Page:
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The Grihya Sutras, Part 1 (SBE29), by Hermann Oldenberg, [1886], at

p. 102


1. After the Âgrahâyanî (or the full moon day of the month Mârgasîrsha) (follow) the three Ashtakâs in the second fortnight (of the Mârgasîrsha and of the two following months).

2. At the first of these he sacrifices vegetables,

3. With (the verse), 'She who shone forth first is this (earth); she walks, having entered into this (earth). The wife has brought forth (children), the new-creating mother. May the three powers follow her. Svâhâ!'

4. Now (the oblation for Agni) Svishtakrit,

5. With (the verses), 'She in whom Yama, the son of Vivasvat, and all gods are contained, the Ashtakâ whose face is turned to all sides, she has satiated my desires.

'They call thy teeth "the pressing-stones;" thy

p. 103

udder is (Soma) Pavamâna; . . . . are the months and half-months. Adoration to thee, O glad-faced one! Svâhâ!'


102:1 12, 1. On the Ashtakâ festivals, of which some texts reckon three, while others have four, comp. Weber, Naxatra (second article), pp. 337, 341 seq.; Bühler, S.B.E., II, p. 214; Ludwig, Rig-veda, vol. iv, pp. 424 seq.; Atharva-veda III, 10. The last Ashtakâ, which is celebrated in the dark fortnight of Mâgha, is called Ekâshtakâ; this Ashtakâ is called the 'wife of the year,' 'the image of the year,' 'the disposer of the days.' If the Phâlguna month is reckoned as the first of the year, this Ashtakâ precedes the year's beginning only by a few days; there are also some Vedic passages which point to the Ekâshtakâ's following shortly after the beginning of the year; see Weber, loc. cit., p. 342.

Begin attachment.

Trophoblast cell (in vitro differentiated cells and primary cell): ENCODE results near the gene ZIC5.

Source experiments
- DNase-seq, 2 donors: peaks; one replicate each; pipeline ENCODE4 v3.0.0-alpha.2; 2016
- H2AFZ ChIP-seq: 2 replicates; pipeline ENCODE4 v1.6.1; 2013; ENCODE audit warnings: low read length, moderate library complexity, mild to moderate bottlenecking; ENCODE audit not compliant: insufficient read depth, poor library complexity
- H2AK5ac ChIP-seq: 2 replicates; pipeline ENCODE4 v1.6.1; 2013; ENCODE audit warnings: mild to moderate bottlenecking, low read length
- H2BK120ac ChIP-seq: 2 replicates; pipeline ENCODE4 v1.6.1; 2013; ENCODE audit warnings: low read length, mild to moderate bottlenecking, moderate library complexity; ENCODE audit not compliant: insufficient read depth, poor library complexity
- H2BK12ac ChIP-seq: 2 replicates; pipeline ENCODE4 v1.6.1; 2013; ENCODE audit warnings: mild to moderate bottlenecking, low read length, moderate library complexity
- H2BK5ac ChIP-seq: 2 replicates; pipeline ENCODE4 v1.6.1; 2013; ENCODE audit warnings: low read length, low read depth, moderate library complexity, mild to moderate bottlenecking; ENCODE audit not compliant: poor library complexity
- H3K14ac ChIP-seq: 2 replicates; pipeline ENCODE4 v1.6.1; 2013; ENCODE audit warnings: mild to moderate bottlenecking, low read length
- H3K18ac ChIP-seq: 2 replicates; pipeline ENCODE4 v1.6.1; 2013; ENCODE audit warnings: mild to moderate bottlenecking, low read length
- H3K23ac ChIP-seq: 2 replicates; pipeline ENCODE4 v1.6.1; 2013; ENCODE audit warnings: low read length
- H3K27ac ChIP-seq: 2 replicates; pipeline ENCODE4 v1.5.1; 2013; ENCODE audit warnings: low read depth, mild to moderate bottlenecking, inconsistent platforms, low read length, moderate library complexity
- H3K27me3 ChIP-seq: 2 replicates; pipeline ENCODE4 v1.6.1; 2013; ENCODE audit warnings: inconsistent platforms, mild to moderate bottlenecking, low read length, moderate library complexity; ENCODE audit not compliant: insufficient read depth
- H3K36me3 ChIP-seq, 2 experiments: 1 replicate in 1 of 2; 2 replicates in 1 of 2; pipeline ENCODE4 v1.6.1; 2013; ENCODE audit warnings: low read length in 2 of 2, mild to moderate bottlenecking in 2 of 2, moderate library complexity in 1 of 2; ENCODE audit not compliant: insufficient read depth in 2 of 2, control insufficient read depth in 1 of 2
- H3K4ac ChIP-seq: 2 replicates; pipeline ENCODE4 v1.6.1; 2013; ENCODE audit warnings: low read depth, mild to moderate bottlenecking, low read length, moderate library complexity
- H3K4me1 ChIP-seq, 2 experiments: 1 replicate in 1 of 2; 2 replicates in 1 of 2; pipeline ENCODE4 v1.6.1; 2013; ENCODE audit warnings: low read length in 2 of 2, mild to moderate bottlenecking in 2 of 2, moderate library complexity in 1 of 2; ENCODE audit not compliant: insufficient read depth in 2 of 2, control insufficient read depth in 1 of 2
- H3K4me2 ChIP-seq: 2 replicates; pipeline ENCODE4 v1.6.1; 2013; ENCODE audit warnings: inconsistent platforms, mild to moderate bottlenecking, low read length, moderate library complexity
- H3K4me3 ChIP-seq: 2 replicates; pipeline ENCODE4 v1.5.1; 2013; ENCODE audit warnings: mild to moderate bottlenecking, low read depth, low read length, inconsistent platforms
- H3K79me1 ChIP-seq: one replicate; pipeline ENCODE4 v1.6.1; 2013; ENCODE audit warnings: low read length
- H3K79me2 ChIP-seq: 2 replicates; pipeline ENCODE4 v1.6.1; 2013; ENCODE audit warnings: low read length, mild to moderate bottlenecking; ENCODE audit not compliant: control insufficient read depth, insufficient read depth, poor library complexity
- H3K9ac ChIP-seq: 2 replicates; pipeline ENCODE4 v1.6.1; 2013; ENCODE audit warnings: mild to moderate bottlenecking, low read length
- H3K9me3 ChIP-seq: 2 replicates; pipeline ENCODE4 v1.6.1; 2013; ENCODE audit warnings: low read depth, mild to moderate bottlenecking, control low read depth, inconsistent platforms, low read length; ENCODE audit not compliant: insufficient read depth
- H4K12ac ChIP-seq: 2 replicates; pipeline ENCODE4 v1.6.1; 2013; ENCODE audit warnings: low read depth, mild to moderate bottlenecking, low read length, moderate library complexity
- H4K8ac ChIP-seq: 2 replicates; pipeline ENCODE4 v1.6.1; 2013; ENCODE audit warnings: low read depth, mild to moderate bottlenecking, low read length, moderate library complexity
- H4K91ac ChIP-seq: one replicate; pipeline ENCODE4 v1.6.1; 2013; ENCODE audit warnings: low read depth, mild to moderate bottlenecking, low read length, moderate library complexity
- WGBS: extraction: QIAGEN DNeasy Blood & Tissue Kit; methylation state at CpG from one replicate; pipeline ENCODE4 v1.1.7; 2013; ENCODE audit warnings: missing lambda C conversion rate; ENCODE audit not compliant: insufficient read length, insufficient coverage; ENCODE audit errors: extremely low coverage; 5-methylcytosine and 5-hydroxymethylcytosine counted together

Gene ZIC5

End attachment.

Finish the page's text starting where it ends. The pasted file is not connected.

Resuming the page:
102:3 Instead of navakrit the parallel texts (except the Mantrabrâhmana II, 2, 12) have navagat, which is explained by nûtanavivâhavatî (Ludwig, loc. cit.); the 'three powers' are understood by Mâdhava (in the commentary on Taitt. Samh. IV, 3, 11) as Agni, Sûrya, and Kandra.

102:5 After pavamânah there is evidently a word wanting that p. 103 indicated the limb of the Ashtakâ's body identified with the months and half-months.

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